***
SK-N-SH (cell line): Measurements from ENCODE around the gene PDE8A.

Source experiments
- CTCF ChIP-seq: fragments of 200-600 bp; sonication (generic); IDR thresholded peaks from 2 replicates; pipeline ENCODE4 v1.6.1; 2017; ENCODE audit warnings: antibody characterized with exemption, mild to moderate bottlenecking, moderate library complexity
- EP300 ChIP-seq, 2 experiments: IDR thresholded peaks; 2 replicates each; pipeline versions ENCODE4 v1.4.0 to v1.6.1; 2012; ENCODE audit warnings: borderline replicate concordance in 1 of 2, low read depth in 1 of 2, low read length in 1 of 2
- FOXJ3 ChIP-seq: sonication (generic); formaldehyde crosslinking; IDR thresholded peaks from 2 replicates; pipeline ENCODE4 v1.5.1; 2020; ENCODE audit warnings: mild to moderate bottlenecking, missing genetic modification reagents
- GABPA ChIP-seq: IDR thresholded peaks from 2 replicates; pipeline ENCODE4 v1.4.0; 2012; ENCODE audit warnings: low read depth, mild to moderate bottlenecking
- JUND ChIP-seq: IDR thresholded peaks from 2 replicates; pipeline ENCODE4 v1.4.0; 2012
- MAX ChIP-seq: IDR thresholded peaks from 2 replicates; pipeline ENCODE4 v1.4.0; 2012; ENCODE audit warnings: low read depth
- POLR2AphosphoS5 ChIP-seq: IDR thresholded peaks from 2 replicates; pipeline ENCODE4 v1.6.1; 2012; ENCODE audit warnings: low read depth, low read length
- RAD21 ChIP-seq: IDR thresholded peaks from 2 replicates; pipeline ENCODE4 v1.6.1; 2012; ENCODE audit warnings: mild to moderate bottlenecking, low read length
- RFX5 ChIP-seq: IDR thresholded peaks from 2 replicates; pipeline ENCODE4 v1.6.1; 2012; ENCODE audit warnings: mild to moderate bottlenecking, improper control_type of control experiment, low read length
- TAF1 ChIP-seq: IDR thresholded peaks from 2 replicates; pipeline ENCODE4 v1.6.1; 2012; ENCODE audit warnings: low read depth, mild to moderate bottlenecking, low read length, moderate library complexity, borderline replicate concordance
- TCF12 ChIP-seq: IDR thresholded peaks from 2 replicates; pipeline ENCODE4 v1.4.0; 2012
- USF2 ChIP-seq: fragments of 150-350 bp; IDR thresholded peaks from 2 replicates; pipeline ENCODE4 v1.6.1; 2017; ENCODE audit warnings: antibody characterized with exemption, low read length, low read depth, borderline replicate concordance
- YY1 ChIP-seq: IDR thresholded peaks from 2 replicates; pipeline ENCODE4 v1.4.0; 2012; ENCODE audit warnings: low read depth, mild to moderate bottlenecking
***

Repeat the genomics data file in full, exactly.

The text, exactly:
SK-N-SH (cell line): Measurements from ENCODE around the gene PDE8A.

Source experiments
- CTCF ChIP-seq: fragments of 200-600 bp; sonication (generic); IDR thresholded peaks from 2 replicates; pipeline ENCODE4 v1.6.1; 2017; ENCODE audit warnings: antibody characterized with exemption, mild to moderate bottlenecking, moderate library complexity
- EP300 ChIP-seq, 2 experiments: IDR thresholded peaks; 2 replicates each; pipeline versions ENCODE4 v1.4.0 to v1.6.1; 2012; ENCODE audit warnings: borderline replicate concordance in 1 of 2, low read depth in 1 of 2, low read length in 1 of 2
- FOXJ3 ChIP-seq: sonication (generic); formaldehyde crosslinking; IDR thresholded peaks from 2 replicates; pipeline ENCODE4 v1.5.1; 2020; ENCODE audit warnings: mild to moderate bottlenecking, missing genetic modification reagents
- GABPA ChIP-seq: IDR thresholded peaks from 2 replicates; pipeline ENCODE4 v1.4.0; 2012; ENCODE audit warnings: low read depth, mild to moderate bottlenecking
- JUND ChIP-seq: IDR thresholded peaks from 2 replicates; pipeline ENCODE4 v1.4.0; 2012
- MAX ChIP-seq: IDR thresholded peaks from 2 replicates; pipeline ENCODE4 v1.4.0; 2012; ENCODE audit warnings: low read depth
- POLR2AphosphoS5 ChIP-seq: IDR thresholded peaks from 2 replicates; pipeline ENCODE4 v1.6.1; 2012; ENCODE audit warnings: low read depth, low read length
- RAD21 ChIP-seq: IDR thresholded peaks from 2 replicates; pipeline ENCODE4 v1.6.1; 2012; ENCODE audit warnings: mild to moderate bottlenecking, low read length
- RFX5 ChIP-seq: IDR thresholded peaks from 2 replicates; pipeline ENCODE4 v1.6.1; 2012; ENCODE audit warnings: mild to moderate bottlenecking, improper control_type of control experiment, low read length
- TAF1 ChIP-seq: IDR thresholded peaks from 2 replicates; pipeline ENCODE4 v1.6.1; 2012; ENCODE audit warnings: low read depth, mild to moderate bottlenecking, low read length, moderate library complexity, borderline replicate concordance
- TCF12 ChIP-seq: IDR thresholded peaks from 2 replicates; pipeline ENCODE4 v1.4.0; 2012
- USF2 ChIP-seq: fragments of 150-350 bp; IDR thresholded peaks from 2 replicates; pipeline ENCODE4 v1.6.1; 2017; ENCODE audit warnings: antibody characterized with exemption, low read length, low read depth, borderline replicate concordance
- YY1 ChIP-seq: IDR thresholded peaks from 2 replicates; pipeline ENCODE4 v1.4.0; 2012; ENCODE audit warnings: low read depth, mild to moderate bottlenecking